Why U.S. Dollar Will Remain World's Reserve Currency, Despite Political Brinkmanship

Key Points

  • The U.S. dollar is not likely to lose its premier world reserve-currency status anytime soon.
  • But continuing U.S. political brinkmanship could drive foreign countries into other currencies faster.
  • With the market focus shifting to monetary policy and growth, we expect a Fed taper delay to give foreign currencies some time to recover.

How much longer will the U.S. dollar remain the world's top reserve currency? We think that status will continue to last for some years—even as efforts to dislodge the dollar may gain momentum.

The foreign community has been trying to diversify out of the U.S. dollar and into other currencies for years, but with limited success. Whereas global central banks allocated 71.5% of their reserves to the dollar in 2001, they reduced their dollar holdings to 62% in Q2 2013, according to data from the International Monetary Fund. The diversification process stalled during the global financial crisis that started in 2008, but seems to have resumed in 2013.

Neither the 2011 debt ceiling crisis nor the recent government shutdown and debt ceiling drama are likely to have increased international confidence in Treasuries and the dollar. Given that the U.S. government's tug-of-war has only been postponed to early 2014, the uncertainties are not likely to dissipate quickly.

Source: International Monetary Fund, COFER Report September 2013, as of October 17, 2013.

China and Russia, the countries with the world's largest and fourth-largest foreign exchange reserves, announced that they may intensify their search for alternative reserve currencies. Others have voiced similar intentions, and we expect the trend to continue. Adding fuel to the fire, China is working on making the yuan a world reserve currency and on promoting the use of national currencies instead of the dollar for bilateral trade and loans.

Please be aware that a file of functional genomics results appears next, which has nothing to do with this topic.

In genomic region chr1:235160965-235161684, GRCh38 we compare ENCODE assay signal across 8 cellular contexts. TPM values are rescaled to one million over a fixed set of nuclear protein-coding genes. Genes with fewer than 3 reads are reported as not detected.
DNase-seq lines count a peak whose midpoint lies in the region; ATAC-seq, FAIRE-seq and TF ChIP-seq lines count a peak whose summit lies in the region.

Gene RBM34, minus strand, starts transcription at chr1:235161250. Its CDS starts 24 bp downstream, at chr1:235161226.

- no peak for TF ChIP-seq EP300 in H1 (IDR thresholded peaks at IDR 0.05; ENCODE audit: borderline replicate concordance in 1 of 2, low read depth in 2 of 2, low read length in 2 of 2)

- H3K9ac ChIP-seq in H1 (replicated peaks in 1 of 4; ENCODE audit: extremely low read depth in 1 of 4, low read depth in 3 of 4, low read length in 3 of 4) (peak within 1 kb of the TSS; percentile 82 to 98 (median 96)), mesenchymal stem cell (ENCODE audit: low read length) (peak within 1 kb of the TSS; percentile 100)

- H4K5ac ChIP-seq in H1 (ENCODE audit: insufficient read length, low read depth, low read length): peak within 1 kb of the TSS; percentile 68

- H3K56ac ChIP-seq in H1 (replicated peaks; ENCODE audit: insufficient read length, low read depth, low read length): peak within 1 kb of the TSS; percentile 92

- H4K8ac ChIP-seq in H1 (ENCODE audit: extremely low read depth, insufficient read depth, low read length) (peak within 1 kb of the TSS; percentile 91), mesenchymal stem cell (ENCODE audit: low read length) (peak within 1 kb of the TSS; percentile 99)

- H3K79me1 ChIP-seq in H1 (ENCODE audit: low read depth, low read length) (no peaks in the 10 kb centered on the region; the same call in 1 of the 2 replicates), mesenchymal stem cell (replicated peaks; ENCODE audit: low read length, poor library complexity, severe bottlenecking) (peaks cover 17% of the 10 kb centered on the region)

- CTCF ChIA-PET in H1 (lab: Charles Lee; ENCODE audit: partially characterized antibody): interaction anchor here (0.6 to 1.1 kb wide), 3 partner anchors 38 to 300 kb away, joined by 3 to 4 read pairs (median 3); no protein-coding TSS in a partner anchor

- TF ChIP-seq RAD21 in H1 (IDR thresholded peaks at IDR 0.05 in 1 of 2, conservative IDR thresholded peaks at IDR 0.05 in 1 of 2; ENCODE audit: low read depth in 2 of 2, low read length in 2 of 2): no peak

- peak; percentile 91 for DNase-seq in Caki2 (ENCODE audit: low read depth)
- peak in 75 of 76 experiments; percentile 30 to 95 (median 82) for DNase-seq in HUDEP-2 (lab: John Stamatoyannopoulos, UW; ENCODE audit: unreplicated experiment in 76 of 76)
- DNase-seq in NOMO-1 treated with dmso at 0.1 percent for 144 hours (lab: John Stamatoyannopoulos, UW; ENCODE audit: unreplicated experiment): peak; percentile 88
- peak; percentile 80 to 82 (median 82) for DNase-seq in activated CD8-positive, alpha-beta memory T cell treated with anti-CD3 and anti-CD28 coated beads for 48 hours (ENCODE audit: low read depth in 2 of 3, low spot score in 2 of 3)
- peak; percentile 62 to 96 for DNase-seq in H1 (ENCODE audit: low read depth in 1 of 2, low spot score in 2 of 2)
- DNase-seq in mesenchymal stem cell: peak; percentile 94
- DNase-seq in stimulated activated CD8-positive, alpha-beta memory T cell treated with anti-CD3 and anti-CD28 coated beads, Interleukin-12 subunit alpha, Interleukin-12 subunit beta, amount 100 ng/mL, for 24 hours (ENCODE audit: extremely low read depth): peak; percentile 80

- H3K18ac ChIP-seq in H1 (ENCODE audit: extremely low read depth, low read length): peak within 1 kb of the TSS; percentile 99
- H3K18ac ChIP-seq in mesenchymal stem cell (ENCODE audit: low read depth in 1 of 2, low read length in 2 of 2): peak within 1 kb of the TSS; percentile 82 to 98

While we don't expect this to damage the dollar too much in the short-term, it may have larger implications in the longer-term. If global demand for dollars shrinks while the supply remains steady or continues to increase (the Fed is currently pumping $85 billion/month into the economy), the dollar's value should eventually drop.

The dollar is not likely to lose its main world reserve currency status anytime soon

Just because emerging market economies want to reduce their exposure to the U.S. economy by shrinking their dollar holdings doesn't mean there is a viable alternative to the dollar. The U.S. boasts the world's largest and most liquid financial markets with over 45% of world equity market capitalization. In times of crises, global investors will still want to buy the relative safety of U.S. Treasuries and the dollar. The next biggest markets are the euro area, the U.K. and Japan with almost 11%, 8.5% and 7.4% of global market cap, while most others range between 0% and 2%.

Source: Morgan Stanley International Capital as of December 2012.

Note: Equity market capitalization is expressed as the weight of the country in the MSCI World Index and denominated in U.S. dollars.